Ventura Harbor businesses in recovery mode
by Chris O’Neal
If you’re planning to hike the Channel Islands, you may need to be a good swimmer. El Niño’s storms have thus far missed the mainland, but the high tides and strong currents have done immeasurable damage to Channel Islands infrastructure, specifically to the piers used by charter boats to unload hikers and campers.
Island Packers, which arranges trips to the Channel Islands from Ventura Harbor, is back in its original location after being moved to Channel Islands Harbor in Oxnard due to Ventura Harbor’s closure in February. Business is still being affected, however, by the damage done to the piers on Santa Cruz and Santa Barbara Islands by strong currents and waves.
“It’s a challenge with the weather as it’s decreased our capacities of guests being able to go out for the day,” said Cherryl Connally, Island Packers co-owner and office manager. “We’ve had to limit our capacities because we can’t go to the pier and make an easy unload and pickup.”
Day excursions are down from an average of 300 people a day to between 70 and 100, but whale-watching trips are still operating at full capacity.
Other businesses at the harbor may be breathing a sigh of relief now that the harbor entrance has reopened, but the damage has already been done.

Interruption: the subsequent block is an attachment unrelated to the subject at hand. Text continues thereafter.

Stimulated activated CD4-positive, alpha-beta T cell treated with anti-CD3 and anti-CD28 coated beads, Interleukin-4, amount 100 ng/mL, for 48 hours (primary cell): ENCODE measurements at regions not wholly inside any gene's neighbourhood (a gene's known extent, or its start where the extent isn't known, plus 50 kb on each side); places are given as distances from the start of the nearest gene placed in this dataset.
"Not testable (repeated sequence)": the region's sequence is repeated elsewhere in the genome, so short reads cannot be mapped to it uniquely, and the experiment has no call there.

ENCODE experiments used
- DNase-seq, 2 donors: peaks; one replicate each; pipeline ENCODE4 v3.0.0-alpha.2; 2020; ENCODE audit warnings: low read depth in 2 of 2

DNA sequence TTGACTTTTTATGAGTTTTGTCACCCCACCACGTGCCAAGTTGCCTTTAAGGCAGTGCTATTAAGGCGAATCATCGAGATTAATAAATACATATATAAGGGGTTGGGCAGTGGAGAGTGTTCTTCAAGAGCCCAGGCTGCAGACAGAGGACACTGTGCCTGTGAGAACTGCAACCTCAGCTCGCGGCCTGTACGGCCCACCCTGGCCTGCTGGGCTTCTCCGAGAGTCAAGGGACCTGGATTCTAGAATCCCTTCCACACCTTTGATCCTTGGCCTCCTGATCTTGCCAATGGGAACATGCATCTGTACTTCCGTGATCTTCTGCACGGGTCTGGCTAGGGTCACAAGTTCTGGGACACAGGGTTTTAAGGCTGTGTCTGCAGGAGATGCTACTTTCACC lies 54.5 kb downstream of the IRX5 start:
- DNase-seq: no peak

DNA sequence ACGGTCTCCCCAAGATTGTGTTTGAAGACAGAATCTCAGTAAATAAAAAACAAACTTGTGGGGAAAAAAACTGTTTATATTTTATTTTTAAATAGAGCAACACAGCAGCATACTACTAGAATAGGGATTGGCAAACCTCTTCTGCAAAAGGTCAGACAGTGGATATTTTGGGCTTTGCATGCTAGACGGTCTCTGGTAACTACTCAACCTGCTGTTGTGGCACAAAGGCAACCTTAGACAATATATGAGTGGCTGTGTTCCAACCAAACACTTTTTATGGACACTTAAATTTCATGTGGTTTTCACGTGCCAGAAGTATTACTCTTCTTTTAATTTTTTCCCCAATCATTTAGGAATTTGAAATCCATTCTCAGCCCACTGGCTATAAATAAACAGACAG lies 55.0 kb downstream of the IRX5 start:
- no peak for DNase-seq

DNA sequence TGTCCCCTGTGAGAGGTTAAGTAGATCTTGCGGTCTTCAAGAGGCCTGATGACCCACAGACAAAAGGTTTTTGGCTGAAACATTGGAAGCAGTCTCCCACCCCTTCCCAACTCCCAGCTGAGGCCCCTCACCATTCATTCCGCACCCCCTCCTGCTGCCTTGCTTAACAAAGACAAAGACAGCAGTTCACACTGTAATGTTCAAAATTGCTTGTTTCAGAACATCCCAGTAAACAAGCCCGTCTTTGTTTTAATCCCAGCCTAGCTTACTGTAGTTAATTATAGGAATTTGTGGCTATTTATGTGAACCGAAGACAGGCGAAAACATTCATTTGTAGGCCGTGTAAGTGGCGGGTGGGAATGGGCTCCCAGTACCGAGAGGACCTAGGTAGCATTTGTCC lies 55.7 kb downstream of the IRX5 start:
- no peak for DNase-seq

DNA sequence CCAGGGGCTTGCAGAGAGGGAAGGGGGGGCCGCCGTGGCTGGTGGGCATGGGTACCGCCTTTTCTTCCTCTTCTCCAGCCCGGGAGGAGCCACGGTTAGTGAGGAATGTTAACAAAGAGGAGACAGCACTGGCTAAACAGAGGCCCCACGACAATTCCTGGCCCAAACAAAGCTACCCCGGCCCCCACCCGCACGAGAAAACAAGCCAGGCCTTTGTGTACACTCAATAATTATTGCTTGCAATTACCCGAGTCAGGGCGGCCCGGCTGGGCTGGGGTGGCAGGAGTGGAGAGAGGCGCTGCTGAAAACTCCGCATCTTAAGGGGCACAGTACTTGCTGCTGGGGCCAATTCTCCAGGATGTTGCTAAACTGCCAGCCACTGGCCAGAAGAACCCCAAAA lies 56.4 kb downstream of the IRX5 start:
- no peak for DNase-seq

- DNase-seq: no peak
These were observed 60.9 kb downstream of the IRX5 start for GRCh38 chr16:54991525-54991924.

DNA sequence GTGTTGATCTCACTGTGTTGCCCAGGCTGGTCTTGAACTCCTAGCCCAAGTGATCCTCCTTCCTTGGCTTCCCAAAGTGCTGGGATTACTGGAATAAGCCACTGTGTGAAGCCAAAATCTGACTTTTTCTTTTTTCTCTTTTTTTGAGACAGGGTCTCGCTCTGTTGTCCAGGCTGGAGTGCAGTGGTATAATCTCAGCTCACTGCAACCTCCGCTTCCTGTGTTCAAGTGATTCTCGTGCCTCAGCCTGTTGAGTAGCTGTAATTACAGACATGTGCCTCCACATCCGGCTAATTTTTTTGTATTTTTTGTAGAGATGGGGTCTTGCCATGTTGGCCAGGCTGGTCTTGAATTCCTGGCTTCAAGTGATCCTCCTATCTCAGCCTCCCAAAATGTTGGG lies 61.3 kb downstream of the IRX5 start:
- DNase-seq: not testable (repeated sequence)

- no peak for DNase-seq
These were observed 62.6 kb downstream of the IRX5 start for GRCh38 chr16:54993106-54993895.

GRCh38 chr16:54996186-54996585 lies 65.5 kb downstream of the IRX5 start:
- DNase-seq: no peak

The U.S. Small Business Administration has labeled the Ventura Harbor closure, and closures of neighboring harbors in Santa Barbara and L.A., as disasters, thus opening access to small loans to mitigate the damage to businesses that were forced to close or relocate due to the entrance’s closure and dredging.
The Ventura Harbor entrance was closed from Jan. 22 through Feb. 19 due to an abundance of sand overwhelming the trap, causing hazardous conditions for boaters traveling in and out. The sand trap can accommodate up to 800,000 cubic yards of sand, but El Niño-driven storms pushed the trap past its limits.
The SBA says that while current estimation of the economic impact to harbor businesses is yet to be determined, 20 businesses have submitted so-called “economic injury worksheets” supplied by the Ventura County Sheriff’s Office of Emergency Services for Economic Injury Disaster Loans, also known as EIDLs, for up to a maximum of $2 million at a max interest rate of 4 percent.
A temporary SBA Recovery Center has been established at the harbor through Thursday, March 3.
The Ventura Harbor plays host to a plethora of businesses, ranging from vessel maintenance and repair to sport fishing and charter operations. Brian Pendleton, business operations manager with the Ventura Harbor, says that connecting business owners with the SBA is important.
“The important part for us right now is to make sure we connect our businesses to the resources they need,” said Pendleton. “That’s our most immediate concern.”
As far as business is concerned, Pendleton says that now that the entrance has reopened, the harbor can work on assessing the damage done and bringing visitors back.
“The benefit to the businesses this week is that the SBA staff is here; the case managers are here at the harbor and will be here through Thursday,” said Pendleton. “Certainly the message is out that the harbor is open for business, and that’s good news.”
The filing deadline for an economic injury loan is Nov. 25, 2016. Loans can be used to fund payroll, fixed debts and other bills. For more information, visit www.venturaharbor.com.